It’s a common enough question, and believe it or not, there’s a simple enough answer: Because they will take your case on a contingency, hiring an experienced personal injury attorney with Walton Telken could cost you nothing out of pocket – they’ll even travel to meet with you if traveling to their office is inconvenient for you. So you have nothing to lose.
Personal Injury Attorney Fees
It can be difficult to understand the types of fees lawyers charge their clients; the following should help you better comprehend what you’re paying for and why. In some states, the American Bar Association even requires attorneys to explain fees to their clients before formally taking a case. If you have any questions about the fees your attorney charges, you should ask for clarification. Generally speaking, the most common ways to pay an attorney are (a) contingency, (b) retainer, and (c) hourly.
Regardless of the method of payment, anytime an attorney takes your case, they will have advanced costs such as postage, office supplies, and other relatively minor, inexpensive necessities that arise in the normal course of doing business. Advanced costs can also include official records and filed documents such as medical records and police reports, for example. You will need to pay these fees regardless of whether your attorney wins your case or not, but you can pay them at the conclusion of your lawsuit.
Personal injury attorneys very commonly accept cases on contingency. You may have heard the term “contingency” before, but do you really know what it means? When an attorney takes a case on contingency, it means that they won’t get paid unless and until they win your case; instead of having you pay anything out of pocket, a portion of your settlement will go to your attorney. This amount can vary depending on the attorney, the type of case, and the state; attorneys that take workers compensation cases in Missouri can’t take more than 25 percent, and in Illinois, they can’t take more than 20 percent.
Although the services provided in a retainer may vary, the attorney’s fees are paid upfront. A retainer is an agreement between an attorney and their client; it details the services that the attorney will provide and the actions the client will take along with a payment schedule and an explanation of the fees. It may also include details of the steps to take if the attorney and client no longer consider the relationship mutually beneficial (i.e., if the professional relationship must be dissolved).
If you are considering hiring an hourly attorney, you may first want to ask the attorney for an estimate of the time it will take to work on and resolve your case. Although you may find an attorney who does excellent work very quickly, you could just as easily find an attorney who works very slowly; take this into consideration when you ask an attorney about their hourly fees. The fast worker may charge more per hour, but you may save money in the long run; a slow worker may charge less, but take a much longer time.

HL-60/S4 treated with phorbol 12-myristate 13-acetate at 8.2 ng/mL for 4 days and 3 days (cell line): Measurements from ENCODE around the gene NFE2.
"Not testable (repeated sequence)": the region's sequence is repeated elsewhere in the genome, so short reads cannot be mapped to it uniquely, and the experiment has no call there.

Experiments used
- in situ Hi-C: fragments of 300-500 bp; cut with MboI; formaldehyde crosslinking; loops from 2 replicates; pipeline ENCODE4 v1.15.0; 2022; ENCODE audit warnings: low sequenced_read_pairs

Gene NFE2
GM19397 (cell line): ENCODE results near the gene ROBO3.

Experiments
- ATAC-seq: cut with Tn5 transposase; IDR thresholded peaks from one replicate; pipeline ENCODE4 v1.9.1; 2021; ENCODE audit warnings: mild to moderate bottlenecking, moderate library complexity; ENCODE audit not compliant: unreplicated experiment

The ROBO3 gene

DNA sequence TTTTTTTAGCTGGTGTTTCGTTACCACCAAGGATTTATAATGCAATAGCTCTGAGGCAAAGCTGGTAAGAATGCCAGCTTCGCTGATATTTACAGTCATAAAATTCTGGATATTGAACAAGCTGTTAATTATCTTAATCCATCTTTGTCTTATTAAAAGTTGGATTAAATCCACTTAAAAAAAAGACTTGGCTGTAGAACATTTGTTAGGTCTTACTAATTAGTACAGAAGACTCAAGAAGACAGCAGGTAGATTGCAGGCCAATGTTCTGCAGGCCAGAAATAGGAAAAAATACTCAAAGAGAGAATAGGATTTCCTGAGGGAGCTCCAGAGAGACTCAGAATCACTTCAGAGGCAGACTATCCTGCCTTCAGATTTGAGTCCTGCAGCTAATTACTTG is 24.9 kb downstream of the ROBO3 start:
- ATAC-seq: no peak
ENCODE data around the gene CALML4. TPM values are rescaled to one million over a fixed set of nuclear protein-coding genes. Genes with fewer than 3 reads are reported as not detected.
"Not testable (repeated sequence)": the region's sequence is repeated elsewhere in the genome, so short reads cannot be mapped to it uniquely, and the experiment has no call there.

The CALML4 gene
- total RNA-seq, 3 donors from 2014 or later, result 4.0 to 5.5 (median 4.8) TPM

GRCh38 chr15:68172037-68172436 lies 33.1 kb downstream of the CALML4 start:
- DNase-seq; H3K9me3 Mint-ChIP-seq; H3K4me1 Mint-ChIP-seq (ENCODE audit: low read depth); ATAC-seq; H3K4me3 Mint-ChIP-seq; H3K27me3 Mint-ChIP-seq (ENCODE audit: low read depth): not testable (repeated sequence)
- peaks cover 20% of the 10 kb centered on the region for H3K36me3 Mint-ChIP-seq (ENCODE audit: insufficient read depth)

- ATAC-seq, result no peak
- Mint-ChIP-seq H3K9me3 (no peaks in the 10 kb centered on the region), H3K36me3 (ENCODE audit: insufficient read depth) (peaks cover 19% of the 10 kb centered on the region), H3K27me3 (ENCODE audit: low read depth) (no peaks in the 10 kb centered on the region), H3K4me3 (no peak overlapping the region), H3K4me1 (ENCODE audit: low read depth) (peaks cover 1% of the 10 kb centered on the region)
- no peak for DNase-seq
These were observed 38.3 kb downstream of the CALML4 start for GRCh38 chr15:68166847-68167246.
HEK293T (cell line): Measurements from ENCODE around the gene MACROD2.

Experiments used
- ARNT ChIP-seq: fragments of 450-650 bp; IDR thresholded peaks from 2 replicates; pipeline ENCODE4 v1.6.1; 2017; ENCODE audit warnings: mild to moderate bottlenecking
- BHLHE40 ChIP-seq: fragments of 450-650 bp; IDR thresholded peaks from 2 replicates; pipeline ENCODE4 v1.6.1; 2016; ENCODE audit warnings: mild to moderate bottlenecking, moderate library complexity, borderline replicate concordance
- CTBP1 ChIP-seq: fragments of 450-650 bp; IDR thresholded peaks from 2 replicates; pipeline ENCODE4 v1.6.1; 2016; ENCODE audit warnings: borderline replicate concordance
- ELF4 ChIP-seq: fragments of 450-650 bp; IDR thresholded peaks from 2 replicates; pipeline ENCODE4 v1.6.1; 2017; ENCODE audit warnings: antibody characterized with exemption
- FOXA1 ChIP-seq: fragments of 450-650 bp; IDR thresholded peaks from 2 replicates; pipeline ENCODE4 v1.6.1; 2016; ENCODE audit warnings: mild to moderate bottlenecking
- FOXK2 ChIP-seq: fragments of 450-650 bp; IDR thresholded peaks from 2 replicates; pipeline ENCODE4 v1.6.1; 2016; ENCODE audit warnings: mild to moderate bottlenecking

Personal Injury Lawsuit Expenses
A wide variety of expenses may arise as your case progresses; how you pay for them will depend on what you have arranged with your attorney; some of the expenses you may have easily anticipated, but others may come up very unexpectedly. Expenses may include a range of legal fees, including but by no means limited to court filing fees, fees to obtain police reports and medical records, and fees paid to professionals such as expert witnesses and private investigators, for example. Additionally, there may be postage fees and fees for the preparation of exhibits.
Personal Injury Lawsuit Fee Negotiation
When you’re spending thousands, tens of thousands of dollars, or more, you can try to lower your costs. Here are some tips and ideas for saving yourself some money when you are going through the expensive process of a personal injury lawsuit.
- Gather the relevant documents yourself. It’s cheaper and easier for the attorney to have you do this; not only will they not have to pay someone else (maybe someone they have on staff) to gather the documents, but the attorney will be able to start work on your case sooner if you have already compiled the documents they need.
- Ask your attorney to lower your contingency fee if your case gets settled out of court. Your attorney will not need to do nearly as much work if your case is settled out of court, and you’re free to at least inquire about a reduced fee if that happens. That way, both you and your attorney have reason to work toward a settlement, which is much cheaper and easier for everyone.
- Ask if your attorney will agree to a lower contingency fee if your settlement is lower than $10,000 or $20,000.
- Start out paying your attorney hourly, at least until they reach the limit you’ve discussed, then switch to a contingency payment plan, especially if the car insurance company offers an amount lower than you wanted.
If you are interested in hiring the experienced personal injury attorneys at Walton Telken, we would be happy to explain our billing structure. Contact us to talk about your case.
The information provided by Walton Telken, LLC in this Blog is not intended to be legal advice, but merely provides general information related to common legal issues. This Blog, and the information contained within it, is Attorney Advertisement. The choice of a lawyer is an important decision and should not be based solely upon advertisements. Past results afford no guarantee of future results. Every case is different and must be judged on its own merits.